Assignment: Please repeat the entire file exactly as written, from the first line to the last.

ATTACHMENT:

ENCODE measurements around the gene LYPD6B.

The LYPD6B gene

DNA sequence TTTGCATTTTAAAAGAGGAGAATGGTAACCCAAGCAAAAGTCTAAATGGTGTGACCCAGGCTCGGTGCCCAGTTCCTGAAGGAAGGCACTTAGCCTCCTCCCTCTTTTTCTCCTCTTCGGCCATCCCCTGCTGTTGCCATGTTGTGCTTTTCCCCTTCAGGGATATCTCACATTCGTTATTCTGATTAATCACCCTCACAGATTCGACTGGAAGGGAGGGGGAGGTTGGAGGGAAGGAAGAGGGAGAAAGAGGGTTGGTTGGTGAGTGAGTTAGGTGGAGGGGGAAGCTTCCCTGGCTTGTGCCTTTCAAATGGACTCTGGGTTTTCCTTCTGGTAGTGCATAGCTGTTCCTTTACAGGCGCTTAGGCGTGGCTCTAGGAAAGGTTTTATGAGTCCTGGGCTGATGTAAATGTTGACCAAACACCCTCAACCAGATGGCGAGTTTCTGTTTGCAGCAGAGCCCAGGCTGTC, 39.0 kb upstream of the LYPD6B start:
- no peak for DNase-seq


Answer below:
ENCODE measurements around the gene LYPD6B.

The LYPD6B gene

DNA sequence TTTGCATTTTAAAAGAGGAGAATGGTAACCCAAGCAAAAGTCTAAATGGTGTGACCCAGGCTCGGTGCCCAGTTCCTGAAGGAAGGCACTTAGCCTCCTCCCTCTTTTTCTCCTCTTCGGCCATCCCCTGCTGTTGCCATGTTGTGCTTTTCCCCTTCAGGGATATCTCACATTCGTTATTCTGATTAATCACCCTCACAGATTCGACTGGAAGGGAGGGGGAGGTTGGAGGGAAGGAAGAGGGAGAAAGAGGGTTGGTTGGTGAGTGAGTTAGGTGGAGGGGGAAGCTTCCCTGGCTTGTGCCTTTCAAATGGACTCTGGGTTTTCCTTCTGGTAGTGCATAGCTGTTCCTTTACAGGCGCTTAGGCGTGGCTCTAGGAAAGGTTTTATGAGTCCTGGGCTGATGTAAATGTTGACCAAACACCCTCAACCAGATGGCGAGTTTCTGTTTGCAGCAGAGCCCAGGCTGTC, 39.0 kb upstream of the LYPD6B start:
- no peak for DNase-seq